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Lahore top cop admits security lapse: Report
Published on 6 Mar. 2009 12:19 AM IST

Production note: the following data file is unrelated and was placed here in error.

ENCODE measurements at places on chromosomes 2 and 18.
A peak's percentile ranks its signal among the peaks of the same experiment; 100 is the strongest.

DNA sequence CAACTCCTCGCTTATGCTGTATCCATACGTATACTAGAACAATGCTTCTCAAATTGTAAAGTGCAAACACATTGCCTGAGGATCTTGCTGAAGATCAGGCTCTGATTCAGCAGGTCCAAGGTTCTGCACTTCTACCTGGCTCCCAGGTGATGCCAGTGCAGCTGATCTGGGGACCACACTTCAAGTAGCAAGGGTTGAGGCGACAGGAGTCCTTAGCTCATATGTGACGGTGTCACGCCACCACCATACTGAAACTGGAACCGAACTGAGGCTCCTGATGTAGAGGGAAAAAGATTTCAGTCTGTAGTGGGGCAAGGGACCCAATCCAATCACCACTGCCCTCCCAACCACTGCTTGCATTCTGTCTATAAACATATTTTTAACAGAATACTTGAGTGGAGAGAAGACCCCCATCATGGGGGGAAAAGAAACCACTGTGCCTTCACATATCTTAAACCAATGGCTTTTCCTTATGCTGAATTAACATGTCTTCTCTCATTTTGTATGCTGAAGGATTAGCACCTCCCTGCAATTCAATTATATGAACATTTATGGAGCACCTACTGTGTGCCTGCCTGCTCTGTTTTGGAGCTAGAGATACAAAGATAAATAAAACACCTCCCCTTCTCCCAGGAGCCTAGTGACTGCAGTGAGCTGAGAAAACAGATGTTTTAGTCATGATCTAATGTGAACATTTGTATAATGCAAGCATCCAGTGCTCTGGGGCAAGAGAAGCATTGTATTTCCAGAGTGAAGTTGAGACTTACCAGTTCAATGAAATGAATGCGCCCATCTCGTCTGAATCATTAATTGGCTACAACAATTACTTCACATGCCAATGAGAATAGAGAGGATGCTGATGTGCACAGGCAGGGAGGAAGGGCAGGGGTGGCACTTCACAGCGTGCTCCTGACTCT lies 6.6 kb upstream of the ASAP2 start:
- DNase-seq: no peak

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A Pakistani official admitted that "very vivid" security lapses allowed gunmen to ambush Sri Lanka's cricket team and escape, local media reported on Thursday, as investigators chased down leads in hopes of a breakthrough in the case. The acknowledgment followed allegations by a referee caught up in Tuesday's attack that police abandoned him like a "sitting duck." Video from the area showed the gunmen sauntering down a deserted side street, apparently leaving with no fear of pursuit. But other Pakistani officials have defended the security measures, noting six policemen guarding the convoy were killed when it was attacked by up to 14 heavily armed men near a stadium in the heart of the eastern Pakistani city of Lahore. Seven players, an umpire and an assistant coach were wounded. The attack occurred despite government pledges to give the Sri Lankan players and match officials the same level of protection afforded a head of state. Lahore commissioner Khusro Pervez admitted in an interview with local media that the gunmen should have been battled by ``back-up police support which didn't arrive.'' The lapse was all the more shocking because Pakistan knew any incident would end, perhaps for years, its hopes of regularly hosting international sporting events. Even before Tuesday's ambush, most teams chose not to visit this cricket-obsessed country because of rising violence by Islamic extremists. ``It is a source of embarrassment at the international level,'' said Ahsan Iqbal, an opposition lawmaker. “This government should be ashamed and make those responsible for criminal negligence in their duties accountable.'' Police have given conflicting accounts of the investigation. One top police official said several suspects had been taken into custody in connection with the attack. Hours later, however, another denied anyone had been detained or even questioned. Officials reached on Thursday said they were pursuing clues in several cities. Islamic militants were widely suspected in the attack, but authorities did not explicitly say that. Pakistan has a web of extremist networks, some with links to al-Qaida and the Taliban, that have attacked foreign civilians in a bid to destabilize the government and punish it for supporting the US-led invasion of Afghanistan. Referee Chris Broad was travelling in a van in the same convoy as the Sri Lankan team bus when the attackers opened fire with automatic weapons, grenades and at least one rocket launcher, killing his driver and critically wounding a fellow official. ``There was not a sign of a policeman anywhere,'' Broad said Wednesday after flying back to Britain. ``They had clearly left the scene and left us to be sitting ducks.'' He did not say how he managed to escape. Other witnesses described police trading fire with the gunmen for about 15 minutes, but at least one of the Sri Lankan players said the attackers appeared to fire at will at the bus.

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